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Ankle Sprains: Reducing Risk of Posterior Tibialis Tendonitis

Ankle sprains are the most common injury in high school sports. (1)  Most athletes will land on the outside of the foot and roll, often experiencing a "pop," followed by pain and swelling.

A majority of athletes will recover over the course of a few days or weeks, strap on an off-the-shelf brace, and return to sports.  After getting out of the brace, an athlete will regain normal motion, strength, and gait over the course of the next several weeks. Those who suffer a broken leg or ankle, however, will end up wearing a boot for 6 weeks. Young woman on crutches with ankle injuryIn both cases, some treatment or rehabilitative exercises are necessary to regain full strength and athletic ability.

A very common, but often overlooked problem with lower leg injuries is that a secondary injury can occur, such as posterior tibialis tendonitis, a painful inflammation and injury along the lower inside part of the leg, ankle, and arch of the foot. Such an injury may follow a lower leg injury and, if not treated immediately, may keep an athlete out of sports for several more weeks of inactivity and require additional therapy.  As a result, it is important for athletes, parents, and coaches to recognize the warning signs and to respond appropriately.

Signs of posterior tibialis tendonitis

Posterior tibialis tendonitis is a condition often characterized by:

  • Pain to touch along the lower inside part of the leg/shin that courses around the inside ankle
  • Pain with full weight bearing through the foot into the lower leg
  • Tightness or irritation when stretching the foot into dorsiflexion and eversion (ankle moving up and away from middle)
  • Inability to land from jumping or running which progesses into difficulty walking, climbing stairs, or standing
  • Tenderness along the arch of the foot

The posterior tibialis plays a critical role in weight bearing through the foot.  As an athlete steps, the muscle pulls upward to support the arch of the foot. If the muscle isn't working properly, the inside arch will flatten, resulting in injury to the bones and soft tissue.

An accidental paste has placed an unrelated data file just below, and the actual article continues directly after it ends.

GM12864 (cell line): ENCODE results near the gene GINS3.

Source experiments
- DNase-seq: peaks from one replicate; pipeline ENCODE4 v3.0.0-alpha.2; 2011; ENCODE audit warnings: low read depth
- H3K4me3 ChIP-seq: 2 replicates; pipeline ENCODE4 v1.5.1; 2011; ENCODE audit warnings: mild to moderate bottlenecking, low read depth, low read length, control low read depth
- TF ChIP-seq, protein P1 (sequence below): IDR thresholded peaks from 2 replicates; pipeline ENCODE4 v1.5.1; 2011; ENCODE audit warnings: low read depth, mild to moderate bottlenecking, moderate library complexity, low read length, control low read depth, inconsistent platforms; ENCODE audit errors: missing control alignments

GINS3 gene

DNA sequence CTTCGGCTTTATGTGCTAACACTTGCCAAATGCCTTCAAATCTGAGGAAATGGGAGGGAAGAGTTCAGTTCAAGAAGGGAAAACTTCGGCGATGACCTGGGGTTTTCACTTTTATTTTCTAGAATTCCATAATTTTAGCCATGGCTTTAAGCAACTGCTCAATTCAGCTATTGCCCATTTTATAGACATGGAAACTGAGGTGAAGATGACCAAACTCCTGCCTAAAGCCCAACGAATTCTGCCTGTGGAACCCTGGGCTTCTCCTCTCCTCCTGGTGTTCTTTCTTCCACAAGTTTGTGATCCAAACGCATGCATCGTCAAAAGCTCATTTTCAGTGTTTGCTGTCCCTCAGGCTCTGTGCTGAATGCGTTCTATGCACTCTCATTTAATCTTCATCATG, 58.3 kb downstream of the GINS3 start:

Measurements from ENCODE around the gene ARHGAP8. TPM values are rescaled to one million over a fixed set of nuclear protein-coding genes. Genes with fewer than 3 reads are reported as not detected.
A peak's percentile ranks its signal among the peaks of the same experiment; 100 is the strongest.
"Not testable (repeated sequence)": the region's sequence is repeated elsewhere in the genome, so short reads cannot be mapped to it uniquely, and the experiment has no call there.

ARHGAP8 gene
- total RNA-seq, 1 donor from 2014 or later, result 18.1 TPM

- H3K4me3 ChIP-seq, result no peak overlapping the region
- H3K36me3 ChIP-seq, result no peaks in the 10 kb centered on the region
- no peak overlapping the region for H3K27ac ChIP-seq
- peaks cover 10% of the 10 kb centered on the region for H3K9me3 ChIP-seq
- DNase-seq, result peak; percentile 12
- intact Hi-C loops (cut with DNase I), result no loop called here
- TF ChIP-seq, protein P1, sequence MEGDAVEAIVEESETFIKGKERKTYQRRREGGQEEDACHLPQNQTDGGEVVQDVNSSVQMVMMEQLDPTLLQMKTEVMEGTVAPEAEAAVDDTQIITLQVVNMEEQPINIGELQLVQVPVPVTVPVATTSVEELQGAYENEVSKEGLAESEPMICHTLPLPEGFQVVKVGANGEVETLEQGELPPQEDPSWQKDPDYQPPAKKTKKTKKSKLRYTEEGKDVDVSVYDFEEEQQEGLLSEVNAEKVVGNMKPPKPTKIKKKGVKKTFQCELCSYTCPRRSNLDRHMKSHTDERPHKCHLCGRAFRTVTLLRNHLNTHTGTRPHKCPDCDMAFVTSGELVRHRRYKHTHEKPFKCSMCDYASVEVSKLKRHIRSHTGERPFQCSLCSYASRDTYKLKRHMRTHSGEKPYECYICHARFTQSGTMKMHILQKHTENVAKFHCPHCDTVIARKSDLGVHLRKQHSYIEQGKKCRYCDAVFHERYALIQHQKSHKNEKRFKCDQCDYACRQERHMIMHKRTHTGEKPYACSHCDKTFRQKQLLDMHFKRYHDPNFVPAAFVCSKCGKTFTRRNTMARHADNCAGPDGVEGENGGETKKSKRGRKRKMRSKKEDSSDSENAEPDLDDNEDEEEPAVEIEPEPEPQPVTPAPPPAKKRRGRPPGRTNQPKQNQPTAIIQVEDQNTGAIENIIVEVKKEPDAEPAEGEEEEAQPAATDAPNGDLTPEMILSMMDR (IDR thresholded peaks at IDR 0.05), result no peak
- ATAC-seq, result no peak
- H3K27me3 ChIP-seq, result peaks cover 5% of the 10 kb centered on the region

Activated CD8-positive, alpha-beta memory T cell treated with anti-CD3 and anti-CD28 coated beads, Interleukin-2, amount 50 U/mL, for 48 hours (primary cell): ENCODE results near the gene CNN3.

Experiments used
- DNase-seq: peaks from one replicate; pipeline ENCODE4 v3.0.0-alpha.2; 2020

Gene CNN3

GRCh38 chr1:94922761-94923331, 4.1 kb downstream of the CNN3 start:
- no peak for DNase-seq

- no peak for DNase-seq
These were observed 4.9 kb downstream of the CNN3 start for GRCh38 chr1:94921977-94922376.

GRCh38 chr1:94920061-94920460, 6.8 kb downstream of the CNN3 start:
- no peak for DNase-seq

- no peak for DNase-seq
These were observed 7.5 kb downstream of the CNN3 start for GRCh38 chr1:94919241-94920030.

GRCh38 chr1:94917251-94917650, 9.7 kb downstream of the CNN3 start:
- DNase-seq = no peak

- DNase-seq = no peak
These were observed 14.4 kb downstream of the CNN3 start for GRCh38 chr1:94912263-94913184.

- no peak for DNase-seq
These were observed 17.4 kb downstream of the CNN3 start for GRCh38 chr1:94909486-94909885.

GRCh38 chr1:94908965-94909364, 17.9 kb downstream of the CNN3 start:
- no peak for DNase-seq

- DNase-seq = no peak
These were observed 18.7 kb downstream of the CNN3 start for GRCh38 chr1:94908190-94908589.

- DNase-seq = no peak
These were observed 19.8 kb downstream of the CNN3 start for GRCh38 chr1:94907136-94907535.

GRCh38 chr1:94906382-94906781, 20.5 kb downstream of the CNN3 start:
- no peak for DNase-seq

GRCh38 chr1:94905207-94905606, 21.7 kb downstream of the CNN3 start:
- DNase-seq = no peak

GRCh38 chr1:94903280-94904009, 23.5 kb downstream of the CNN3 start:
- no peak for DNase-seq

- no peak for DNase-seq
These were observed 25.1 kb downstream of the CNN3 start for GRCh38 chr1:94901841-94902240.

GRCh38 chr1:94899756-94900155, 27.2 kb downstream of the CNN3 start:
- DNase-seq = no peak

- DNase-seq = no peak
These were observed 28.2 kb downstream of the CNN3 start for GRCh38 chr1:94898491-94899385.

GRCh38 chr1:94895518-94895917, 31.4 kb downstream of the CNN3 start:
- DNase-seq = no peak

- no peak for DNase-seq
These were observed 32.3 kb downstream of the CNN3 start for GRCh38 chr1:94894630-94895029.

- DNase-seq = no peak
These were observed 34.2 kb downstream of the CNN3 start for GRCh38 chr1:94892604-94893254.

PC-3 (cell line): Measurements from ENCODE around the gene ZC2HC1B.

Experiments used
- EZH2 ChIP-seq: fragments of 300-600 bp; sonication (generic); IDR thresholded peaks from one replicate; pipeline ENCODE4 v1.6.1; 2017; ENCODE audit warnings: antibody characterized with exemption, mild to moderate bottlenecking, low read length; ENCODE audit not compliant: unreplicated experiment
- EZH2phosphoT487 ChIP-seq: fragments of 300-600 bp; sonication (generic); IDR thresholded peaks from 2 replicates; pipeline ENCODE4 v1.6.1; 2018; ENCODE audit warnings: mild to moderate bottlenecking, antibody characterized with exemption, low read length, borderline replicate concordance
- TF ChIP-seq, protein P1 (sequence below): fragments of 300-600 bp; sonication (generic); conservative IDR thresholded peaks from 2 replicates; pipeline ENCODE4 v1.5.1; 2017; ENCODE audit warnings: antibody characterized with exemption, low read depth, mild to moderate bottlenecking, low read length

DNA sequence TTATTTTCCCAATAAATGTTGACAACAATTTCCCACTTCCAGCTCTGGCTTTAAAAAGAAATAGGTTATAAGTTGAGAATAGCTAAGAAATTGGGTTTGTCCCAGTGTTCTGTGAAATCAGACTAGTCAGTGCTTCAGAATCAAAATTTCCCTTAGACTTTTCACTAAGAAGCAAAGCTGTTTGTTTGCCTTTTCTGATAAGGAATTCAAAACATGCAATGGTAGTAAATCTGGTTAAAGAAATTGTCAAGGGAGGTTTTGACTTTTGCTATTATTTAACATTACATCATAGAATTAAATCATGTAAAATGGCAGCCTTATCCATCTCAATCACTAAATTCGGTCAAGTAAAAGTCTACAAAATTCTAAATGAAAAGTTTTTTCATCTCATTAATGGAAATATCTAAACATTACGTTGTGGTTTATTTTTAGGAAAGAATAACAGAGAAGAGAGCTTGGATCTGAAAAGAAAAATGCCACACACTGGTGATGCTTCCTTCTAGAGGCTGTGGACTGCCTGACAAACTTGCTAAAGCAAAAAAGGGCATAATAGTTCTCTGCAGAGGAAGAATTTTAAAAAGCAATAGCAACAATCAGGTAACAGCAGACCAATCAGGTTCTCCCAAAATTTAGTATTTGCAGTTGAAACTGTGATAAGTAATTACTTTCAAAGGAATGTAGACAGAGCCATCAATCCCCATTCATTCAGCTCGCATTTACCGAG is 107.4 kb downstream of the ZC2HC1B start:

A different type of injury

The three common causes for this secondary injury are:

  • Changes in running/walking/jumping pattern due to pain along outside of ankle;
  • Swelling throughout the joint decreasing overall strength and mobility; and
  • Weakness resulting from the athlete having his foot in a boot or being on crutches for several weeks.

Unlike an ankle sprain, this condition cannot be braced. Ankle support products control the motion at the ankle, preventing the joint from rolling to the inside and outside. But this particular muscle controls impact through the foot, meaning arch supports will only help a little. When the muscle is sufficiently irritated, simply walking becomes too painful.

Recognition and prevention

This injury, unlike ACL or rotator cuff tears, is not well known and often overlooked. Many athletes will assume the inner ankle pain is normal when returning to full activity. So, the best way to prevent posterior tibialis tendonitis secondary to a previous lower leg injury is awareness.

If an athlete returning to sports is complaining of pain on the outside of the ankle, which is the site of the previous injury, this sensation is usually normal and the pain will eventually go away. But if the originally injury was a broken foot, ankle stress fracture, or lateral ankle sprain and your athlete complains of pain on the inside of the foot and ankle, it's time to call the doctor. Early intervention, education, and proper treatment are critical. This type of injury, if addressed immediately, can go away just as fast as it shows up. But if the tendonitis is left untreated and allowed to worsen for weeks or months, it will often take the same length of time to completely heal.

Keith Cronin is a physical therapist in the St. Louis area and a MomsTeam expert.  

1.  Swenson D, Collins C, Fields S, Comstock R.  Epidemiology of US High School Sports-Related Ligamentous Ankle Injuries, 2005/06-2010-11. Clin J Sport Med 2013;23(3):190-196.  

Posted March 9, 2011, updated May 21, 2013